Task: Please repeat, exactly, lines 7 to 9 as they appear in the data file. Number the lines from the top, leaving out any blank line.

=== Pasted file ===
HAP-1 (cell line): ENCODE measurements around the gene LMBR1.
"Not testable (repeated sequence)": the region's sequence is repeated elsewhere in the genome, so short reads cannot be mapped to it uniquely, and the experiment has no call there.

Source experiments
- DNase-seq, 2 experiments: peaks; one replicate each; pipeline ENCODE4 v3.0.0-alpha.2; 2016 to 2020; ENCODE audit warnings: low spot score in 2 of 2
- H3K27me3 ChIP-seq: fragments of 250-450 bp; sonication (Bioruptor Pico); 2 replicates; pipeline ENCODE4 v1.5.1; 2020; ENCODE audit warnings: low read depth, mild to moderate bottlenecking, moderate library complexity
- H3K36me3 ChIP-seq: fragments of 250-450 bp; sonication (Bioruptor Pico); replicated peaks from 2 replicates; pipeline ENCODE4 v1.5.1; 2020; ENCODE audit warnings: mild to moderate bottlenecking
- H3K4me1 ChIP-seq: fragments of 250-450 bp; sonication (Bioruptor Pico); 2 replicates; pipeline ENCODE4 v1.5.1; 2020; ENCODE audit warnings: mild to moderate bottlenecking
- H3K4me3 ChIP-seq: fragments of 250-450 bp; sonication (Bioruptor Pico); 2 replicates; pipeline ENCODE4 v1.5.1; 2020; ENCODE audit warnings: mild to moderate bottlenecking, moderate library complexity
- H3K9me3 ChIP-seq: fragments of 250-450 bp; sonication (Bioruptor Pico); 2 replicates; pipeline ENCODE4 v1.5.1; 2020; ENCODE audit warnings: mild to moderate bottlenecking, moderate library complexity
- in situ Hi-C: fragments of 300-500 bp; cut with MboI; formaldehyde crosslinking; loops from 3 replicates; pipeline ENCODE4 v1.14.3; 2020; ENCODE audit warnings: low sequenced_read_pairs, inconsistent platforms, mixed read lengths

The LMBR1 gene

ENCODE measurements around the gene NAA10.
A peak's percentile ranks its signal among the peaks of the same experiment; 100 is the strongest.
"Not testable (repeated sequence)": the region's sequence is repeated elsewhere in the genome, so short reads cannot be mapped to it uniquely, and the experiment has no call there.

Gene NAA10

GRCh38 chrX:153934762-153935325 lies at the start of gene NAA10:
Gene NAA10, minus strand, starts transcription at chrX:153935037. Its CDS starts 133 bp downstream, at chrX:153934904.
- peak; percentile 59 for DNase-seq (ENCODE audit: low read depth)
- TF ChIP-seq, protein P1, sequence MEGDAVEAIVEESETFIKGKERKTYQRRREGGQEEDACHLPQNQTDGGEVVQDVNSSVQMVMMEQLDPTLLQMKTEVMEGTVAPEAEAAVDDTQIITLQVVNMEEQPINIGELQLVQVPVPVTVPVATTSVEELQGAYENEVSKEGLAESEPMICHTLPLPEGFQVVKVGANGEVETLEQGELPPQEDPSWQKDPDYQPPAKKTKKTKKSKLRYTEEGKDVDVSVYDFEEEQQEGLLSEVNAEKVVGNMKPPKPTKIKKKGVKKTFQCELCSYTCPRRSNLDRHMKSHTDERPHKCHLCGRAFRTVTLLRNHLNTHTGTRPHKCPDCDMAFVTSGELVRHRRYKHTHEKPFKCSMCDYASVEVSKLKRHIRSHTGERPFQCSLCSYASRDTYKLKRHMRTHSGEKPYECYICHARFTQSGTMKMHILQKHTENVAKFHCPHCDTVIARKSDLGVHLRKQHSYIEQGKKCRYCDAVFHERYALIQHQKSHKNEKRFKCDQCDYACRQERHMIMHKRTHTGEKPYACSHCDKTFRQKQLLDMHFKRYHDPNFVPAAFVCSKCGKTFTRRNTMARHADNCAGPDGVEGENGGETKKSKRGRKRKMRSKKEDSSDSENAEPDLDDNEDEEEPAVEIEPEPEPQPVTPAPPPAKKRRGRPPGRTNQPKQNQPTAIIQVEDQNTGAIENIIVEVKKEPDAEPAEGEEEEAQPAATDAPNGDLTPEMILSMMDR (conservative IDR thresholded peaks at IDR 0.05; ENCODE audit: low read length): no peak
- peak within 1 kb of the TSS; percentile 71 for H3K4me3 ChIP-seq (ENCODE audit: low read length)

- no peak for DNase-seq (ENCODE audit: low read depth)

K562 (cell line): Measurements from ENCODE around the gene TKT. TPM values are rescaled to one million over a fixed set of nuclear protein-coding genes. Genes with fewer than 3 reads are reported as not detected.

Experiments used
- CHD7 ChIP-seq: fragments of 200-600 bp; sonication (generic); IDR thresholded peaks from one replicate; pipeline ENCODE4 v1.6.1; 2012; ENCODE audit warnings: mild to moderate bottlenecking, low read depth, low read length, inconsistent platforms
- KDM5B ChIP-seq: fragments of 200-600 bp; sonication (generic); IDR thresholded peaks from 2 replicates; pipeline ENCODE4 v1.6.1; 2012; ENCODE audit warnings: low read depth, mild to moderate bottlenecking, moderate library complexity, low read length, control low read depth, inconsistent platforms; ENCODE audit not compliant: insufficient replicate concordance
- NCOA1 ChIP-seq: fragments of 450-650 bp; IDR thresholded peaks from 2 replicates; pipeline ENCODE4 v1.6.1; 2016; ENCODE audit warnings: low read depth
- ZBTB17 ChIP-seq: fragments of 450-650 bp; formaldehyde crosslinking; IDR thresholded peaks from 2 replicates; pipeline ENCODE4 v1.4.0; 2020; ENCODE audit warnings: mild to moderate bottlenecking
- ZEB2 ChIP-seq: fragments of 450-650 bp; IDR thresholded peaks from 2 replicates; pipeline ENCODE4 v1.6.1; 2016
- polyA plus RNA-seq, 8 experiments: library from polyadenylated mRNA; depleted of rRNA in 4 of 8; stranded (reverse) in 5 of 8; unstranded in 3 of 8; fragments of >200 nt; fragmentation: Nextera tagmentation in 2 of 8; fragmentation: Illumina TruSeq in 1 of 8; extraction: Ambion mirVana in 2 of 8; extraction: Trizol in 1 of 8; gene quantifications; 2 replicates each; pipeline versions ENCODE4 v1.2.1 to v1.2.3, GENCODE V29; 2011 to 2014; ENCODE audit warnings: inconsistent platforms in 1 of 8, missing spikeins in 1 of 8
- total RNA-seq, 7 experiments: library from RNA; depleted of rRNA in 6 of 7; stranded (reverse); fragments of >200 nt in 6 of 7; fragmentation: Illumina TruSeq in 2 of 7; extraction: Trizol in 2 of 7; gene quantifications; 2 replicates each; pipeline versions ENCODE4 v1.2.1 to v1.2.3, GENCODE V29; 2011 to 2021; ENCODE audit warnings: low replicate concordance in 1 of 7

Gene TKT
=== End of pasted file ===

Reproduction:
- H3K4me1 ChIP-seq: fragments of 250-450 bp; sonication (Bioruptor Pico); 2 replicates; pipeline ENCODE4 v1.5.1; 2020; ENCODE audit warnings: mild to moderate bottlenecking
- H3K4me3 ChIP-seq: fragments of 250-450 bp; sonication (Bioruptor Pico); 2 replicates; pipeline ENCODE4 v1.5.1; 2020; ENCODE audit warnings: mild to moderate bottlenecking, moderate library complexity
- H3K9me3 ChIP-seq: fragments of 250-450 bp; sonication (Bioruptor Pico); 2 replicates; pipeline ENCODE4 v1.5.1; 2020; ENCODE audit warnings: mild to moderate bottlenecking, moderate library complexity